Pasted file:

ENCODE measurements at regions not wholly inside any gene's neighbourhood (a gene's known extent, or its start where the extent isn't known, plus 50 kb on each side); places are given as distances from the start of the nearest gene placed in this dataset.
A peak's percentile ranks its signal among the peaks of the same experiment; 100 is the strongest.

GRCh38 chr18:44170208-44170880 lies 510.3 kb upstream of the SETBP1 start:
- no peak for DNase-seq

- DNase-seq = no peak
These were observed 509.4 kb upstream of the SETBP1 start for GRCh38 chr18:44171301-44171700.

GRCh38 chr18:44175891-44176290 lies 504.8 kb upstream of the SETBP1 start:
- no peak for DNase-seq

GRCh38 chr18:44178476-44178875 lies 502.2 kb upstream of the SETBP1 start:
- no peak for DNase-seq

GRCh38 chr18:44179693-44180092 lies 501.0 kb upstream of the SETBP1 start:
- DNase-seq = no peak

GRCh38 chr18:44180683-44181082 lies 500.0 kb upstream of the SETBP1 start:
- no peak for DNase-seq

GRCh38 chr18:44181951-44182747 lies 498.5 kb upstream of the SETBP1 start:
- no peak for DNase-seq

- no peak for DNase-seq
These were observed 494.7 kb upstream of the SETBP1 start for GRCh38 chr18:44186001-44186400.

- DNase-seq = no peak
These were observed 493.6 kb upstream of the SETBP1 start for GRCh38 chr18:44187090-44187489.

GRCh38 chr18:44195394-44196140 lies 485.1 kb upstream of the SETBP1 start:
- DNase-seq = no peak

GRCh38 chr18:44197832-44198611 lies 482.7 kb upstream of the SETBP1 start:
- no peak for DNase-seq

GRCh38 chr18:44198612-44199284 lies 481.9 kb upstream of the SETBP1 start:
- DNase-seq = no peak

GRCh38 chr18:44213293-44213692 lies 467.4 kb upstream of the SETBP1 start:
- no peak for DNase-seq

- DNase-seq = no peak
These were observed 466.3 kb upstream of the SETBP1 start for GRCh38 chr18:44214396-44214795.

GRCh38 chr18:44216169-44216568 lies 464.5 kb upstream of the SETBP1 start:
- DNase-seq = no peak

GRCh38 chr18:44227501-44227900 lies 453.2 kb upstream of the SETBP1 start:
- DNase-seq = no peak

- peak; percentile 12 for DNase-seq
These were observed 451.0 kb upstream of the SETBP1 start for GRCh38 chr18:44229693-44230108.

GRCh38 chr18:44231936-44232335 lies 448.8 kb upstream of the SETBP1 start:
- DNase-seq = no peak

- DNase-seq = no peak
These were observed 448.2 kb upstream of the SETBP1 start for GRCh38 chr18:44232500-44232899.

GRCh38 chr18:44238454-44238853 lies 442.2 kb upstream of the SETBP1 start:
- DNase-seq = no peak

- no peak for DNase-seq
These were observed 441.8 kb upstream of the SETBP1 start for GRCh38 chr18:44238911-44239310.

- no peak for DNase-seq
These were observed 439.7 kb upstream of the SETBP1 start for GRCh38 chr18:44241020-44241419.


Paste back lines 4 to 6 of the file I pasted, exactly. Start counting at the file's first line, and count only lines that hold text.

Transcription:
- no peak for DNase-seq

- DNase-seq = no peak
These were observed 509.4 kb upstream of the SETBP1 start for GRCh38 chr18:44171301-44171700.